Ta dah! Now in my next revision, I can make sure the themes of loneliness and fear are present and clear throughout the story. Best Blogger Tips

Saturday, January 19, 2008

Sunday Scribblings: Fellow Travelers

I have so many stories about meeting wonderfully nice and helpful people in my travels.

One of my favorite stories is from a trip I took recently with my mother to Paris. Despite all the jokes about how rude the French are to tourists, we encountered nothing by smiles and helpfulness.

When we first got there, we took the Metro from the airport to our hotel with no problems. So on our way back to the airport at the end of the trip, we decided to take it again, instead of a cab.

But this time, the trip was not so smooth. First of all, the escalator was broken at the metro station near our hotel. My mom is a small woman who travels with a large suitcase, and there was no way she could carry it down the stairs. So I told her to wait up top with her bag, and I would carry mine down and then come back for hers. By the time I got half way back up the stairs, two young men had taken her bag and were carrying down the stairs. (I'm surprised my mother didn't freak out and think they were stealing it, since she doesn't speak much French...)

We switched trains and unfortunately got on the wrong one (the first time this happened, throughout the many times we took the Metro!). Once I realized we were headed the wrong way, we got off, as did a young man who overheard us and realized that he, too, was on the wrong train.

When we got off, I asked this Amazon of a woman where we could go to get the right train. Not only did she tell us where to go, but she hoisted my mom's suitcase, balanced it on her head, and told us to follow her. She carried the bag up one flight of stairs and down another to the correct track--only to turn around and go back up and down the stairs to go back to the track she needed to be on.

By this time, my mom was close to tears. She hated feeling so helpless, and was cursing our decision not to take a damn cab. The man who got off the train with us came to the rescue, chatting with us about how he used to live in Paris, and now lives in Greece with his wife and kids, but returns for business sometimes. When our train got there, he helped me lug our luggage onto it (there's an awfully steep step onto some trains in Paris).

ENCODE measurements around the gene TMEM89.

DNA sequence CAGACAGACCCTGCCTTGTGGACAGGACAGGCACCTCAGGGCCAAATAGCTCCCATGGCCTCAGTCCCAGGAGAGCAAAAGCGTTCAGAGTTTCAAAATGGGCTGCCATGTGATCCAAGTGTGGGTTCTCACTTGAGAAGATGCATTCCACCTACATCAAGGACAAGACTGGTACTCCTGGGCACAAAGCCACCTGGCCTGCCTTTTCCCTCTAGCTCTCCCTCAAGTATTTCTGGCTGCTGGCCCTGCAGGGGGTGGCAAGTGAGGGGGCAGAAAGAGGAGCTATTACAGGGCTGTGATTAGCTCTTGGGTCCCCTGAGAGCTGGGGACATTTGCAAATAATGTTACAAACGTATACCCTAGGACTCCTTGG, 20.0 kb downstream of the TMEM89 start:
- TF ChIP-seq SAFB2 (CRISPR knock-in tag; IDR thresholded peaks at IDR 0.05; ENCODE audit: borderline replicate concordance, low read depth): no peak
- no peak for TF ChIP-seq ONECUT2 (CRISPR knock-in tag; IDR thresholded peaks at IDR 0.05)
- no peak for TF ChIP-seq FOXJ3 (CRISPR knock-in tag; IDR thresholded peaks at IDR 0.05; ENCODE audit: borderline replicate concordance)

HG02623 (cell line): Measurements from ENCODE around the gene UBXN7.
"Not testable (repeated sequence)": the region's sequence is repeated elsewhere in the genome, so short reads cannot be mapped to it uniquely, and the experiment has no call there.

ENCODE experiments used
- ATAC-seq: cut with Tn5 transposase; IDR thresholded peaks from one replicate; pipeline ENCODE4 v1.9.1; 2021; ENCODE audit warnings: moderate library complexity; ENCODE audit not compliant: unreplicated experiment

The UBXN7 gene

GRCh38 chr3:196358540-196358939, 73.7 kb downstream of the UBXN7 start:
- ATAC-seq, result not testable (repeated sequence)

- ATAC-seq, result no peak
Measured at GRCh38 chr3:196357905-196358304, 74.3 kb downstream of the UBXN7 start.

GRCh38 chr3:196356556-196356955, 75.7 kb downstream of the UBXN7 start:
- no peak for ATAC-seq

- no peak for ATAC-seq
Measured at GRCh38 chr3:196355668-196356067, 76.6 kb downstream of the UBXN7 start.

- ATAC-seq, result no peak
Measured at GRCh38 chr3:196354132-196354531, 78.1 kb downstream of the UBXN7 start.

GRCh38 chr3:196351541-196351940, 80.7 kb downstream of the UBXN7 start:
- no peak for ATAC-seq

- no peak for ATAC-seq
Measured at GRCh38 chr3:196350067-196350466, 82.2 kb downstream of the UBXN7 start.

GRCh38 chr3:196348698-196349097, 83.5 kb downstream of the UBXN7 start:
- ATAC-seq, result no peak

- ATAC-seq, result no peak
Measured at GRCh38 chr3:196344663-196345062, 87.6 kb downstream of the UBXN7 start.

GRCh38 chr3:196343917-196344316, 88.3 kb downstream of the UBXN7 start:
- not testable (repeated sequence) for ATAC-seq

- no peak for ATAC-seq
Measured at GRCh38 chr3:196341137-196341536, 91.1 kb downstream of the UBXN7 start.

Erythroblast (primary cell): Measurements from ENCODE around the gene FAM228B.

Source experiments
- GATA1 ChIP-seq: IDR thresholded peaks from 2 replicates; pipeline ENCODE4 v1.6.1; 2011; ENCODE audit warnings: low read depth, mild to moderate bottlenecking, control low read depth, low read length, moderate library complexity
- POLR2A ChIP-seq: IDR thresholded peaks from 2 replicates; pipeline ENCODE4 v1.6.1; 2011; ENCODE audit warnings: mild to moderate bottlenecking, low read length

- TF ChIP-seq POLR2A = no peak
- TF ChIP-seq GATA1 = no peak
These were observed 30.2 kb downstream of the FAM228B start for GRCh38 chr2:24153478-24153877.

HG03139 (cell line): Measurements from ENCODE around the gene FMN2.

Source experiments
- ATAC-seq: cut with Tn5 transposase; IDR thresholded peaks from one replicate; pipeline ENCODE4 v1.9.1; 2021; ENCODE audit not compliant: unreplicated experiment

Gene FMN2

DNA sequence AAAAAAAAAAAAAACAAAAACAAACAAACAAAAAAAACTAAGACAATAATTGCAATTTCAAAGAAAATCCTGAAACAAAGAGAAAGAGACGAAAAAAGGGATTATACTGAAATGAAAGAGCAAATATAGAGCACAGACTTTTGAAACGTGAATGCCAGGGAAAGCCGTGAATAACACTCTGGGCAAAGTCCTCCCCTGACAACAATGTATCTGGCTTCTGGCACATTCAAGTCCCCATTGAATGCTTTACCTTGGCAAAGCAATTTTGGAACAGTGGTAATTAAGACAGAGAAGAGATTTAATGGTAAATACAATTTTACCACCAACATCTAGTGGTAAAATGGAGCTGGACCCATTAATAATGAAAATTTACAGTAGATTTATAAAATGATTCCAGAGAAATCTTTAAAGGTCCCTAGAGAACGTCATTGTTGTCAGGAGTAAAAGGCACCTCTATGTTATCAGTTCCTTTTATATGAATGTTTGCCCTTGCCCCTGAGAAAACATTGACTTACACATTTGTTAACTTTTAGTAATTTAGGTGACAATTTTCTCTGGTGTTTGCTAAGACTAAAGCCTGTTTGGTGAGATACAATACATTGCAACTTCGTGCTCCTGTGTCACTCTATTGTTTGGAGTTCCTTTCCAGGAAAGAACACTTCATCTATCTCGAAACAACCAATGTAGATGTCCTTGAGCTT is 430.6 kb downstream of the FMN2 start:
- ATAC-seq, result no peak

Then, when we got to the airport, he stayed with us until we found our terminal (which sounds easier than it is), using his flawless French to ask questions and get answers in a fraction of the time it would've taken me to struggle through the conversation with my limited French.

When he left us, we all hugged goodbye, and my mom kept calling him an angel.

When we got home, we told this story to my family. My brother asked, "Are you sure you were in Paris? You didn't get lost and go to Ohio or some other super friendly place by mistake?"

I love bashing cultural stereotypes, and only hope we helped bash that of the Ugly American when we were in Paris, trying very hard to speak French and honor their customs.

For more travel tales, click here. Best Blogger Tips

Friday, January 18, 2008

An Aha moment

I had my writer's group last night, and I ended up getting the most out of it on the drive home. I dropped one of the members at her house, and during the ride, I mentioned how I was having a hard time with the story I am revising. I decided it was because many of my stories are about the same thing--loss of a loved one-- and I was finding it hard to really to distinguish this character from my others.

My writing group partner mentioned how in lots of author interviews, writers talk about how they often get obsessed with one topic and write about it from a million different angles to try to get a grasp on it. And she noted that loss of a loved one is a big enough topic that she could see how I could do that.

Something about her saying that made me think about the many people a person grieves
throughout a lifetime. And that made me realize why I was feeling stuck--two of my characters are 30-something women grieving after the unexpected death of a husband. Why do they both need to be grieving husbands? There are so many other types of people whose death would really impact a person. So now I am thinking that the character in Sit, Stay is grieving after the death of her father, to whom she was really close.

I feel unstuck! And excited to get back to my revision this weekend. Best Blogger Tips

Wednesday, January 16, 2008

The philosophy of the book review

An intersting article in the NY Times book section describes a battle between two philosophers over a book review. You see, one philosopher really flamed the other's book in a journal. And I mean flamed.

According to the article, he called the book, "painful to read, poorly thought out and uninformed.” And he said that the review as printed was actually toned down after his editors asked him to make it less critical. Yikes!